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Don't panic when the markets are down

By
Amberjae Freeman
July 28, 2017
13 min read
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Buy low, sell high: That’s the adage that we all know well.

However, when the financial markets are down, many of us forget this sage advice and instead react with the kind of frantic urgency that you might see during the early days of a zombie apocalypse.

Being rash and exiting the stock market or selling shares in response to a drop is not the best way to react. Rather than panic, wise investors understand that ups and downs are a part of the process. In fact, the wisest investors use dips in the stock market to snatch up desirable shares at much more attractive prices.

S&P 500 Total Return Since 2008
S&P 500 Total Return Since 2008

Consider that the performance of the S&P 500 has increased 337.28% since March 9, 2009 (the worst day of stock market performance during the Great Recession).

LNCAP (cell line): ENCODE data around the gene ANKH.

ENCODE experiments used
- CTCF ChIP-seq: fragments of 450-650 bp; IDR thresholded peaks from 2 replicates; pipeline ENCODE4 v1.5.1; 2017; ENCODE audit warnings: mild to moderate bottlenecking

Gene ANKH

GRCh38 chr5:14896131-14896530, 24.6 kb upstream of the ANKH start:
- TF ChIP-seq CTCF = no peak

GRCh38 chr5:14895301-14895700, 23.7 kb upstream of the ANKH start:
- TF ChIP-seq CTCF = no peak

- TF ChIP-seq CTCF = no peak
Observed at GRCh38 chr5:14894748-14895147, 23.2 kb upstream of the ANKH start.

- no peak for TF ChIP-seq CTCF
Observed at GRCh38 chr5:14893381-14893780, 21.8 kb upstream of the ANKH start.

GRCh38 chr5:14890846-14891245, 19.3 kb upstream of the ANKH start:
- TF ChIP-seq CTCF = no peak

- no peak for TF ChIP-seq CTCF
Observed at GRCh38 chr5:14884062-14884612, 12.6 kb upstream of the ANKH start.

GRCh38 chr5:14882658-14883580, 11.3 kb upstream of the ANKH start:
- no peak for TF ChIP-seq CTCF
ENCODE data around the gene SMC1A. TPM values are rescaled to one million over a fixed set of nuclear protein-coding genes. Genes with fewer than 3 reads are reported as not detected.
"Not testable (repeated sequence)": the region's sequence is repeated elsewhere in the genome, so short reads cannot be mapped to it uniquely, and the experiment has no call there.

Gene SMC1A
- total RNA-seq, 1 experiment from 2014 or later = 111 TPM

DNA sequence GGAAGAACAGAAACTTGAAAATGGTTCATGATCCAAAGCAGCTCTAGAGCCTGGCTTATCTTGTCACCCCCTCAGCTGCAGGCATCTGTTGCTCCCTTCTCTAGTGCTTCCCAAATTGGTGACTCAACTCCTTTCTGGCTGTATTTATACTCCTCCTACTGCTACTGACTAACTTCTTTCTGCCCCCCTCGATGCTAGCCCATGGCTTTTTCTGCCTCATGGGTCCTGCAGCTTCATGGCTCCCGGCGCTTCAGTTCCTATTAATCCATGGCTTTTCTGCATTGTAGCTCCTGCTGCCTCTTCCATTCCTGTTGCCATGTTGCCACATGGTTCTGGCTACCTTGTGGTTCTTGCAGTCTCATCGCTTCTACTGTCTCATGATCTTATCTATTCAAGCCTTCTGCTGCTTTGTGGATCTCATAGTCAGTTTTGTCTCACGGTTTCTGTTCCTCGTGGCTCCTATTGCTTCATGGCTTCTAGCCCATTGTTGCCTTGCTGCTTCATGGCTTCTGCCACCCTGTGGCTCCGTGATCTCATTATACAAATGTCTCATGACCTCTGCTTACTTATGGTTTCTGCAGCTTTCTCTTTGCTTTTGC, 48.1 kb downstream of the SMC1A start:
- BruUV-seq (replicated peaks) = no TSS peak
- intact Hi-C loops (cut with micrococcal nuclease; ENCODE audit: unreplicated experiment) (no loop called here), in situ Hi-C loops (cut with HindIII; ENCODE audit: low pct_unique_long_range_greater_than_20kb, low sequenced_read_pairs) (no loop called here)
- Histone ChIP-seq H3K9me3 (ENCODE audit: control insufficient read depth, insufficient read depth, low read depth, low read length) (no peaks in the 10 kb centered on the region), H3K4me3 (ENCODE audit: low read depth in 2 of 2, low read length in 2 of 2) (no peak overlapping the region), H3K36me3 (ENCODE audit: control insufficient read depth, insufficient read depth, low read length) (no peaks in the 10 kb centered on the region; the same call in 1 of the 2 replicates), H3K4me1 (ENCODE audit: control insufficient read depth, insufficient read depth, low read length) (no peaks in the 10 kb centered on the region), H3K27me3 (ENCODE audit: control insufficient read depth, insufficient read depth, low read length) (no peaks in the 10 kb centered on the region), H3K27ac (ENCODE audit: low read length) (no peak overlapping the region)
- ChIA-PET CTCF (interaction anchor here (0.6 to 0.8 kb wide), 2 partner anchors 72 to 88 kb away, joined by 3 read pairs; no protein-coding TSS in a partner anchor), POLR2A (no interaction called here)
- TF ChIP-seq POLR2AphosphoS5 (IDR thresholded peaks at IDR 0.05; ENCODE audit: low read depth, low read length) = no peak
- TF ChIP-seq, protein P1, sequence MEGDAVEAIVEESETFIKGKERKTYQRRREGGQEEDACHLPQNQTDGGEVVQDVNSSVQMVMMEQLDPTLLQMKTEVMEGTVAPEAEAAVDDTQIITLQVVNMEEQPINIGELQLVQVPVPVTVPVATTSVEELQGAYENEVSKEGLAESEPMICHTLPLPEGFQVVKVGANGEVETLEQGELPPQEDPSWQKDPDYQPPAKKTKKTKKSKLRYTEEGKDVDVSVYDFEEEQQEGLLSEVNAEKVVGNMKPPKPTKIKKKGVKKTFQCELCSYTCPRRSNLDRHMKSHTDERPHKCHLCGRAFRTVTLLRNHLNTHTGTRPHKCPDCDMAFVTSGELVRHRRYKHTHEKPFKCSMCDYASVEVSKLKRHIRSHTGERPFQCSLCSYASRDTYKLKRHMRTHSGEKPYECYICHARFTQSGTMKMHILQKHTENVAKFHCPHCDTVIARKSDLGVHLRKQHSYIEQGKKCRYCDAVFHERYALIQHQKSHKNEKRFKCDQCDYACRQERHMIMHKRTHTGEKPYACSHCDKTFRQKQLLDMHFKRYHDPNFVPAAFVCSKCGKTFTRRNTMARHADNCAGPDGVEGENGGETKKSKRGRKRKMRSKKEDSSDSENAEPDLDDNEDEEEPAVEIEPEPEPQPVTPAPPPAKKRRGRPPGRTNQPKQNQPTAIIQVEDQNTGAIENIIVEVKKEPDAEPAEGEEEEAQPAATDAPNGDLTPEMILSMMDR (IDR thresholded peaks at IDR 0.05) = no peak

That mean's that if you had put $100 dollars into the stock market on March 9, 2009 and left it there, you would have $437.28 today.

When the market is down, don’t panic.

Say it with me, “I will not panic.” Instead, ride the wave – you might find the swells to be among the most amazing of your life.

The most important things to remember are to stick to your long-term plan, take time to understand why the markets are down, and if you’re going to make any moves make them with your head and not your heart.

To avoid panic, I think it’s a good rule of thumb to do the following 4 things:

Breathe. Don’t let emotions about the stock market performance cloud your judgement.

Plan for the unknown. Building the unexpected into your financial plan is the smartest investment strategy. Market movements are part of the process, that’s why you invest in the first place!

Play the long-game. You should develop a strategic investment plan that considers what your investment objectives are and where you want your investments to be in five, 10, or 20 years.

Make adjustments when necessary. When your life goals or plans change — or your tolerance for risk changes — take an honest look at your strategy and adjust it accordingly.

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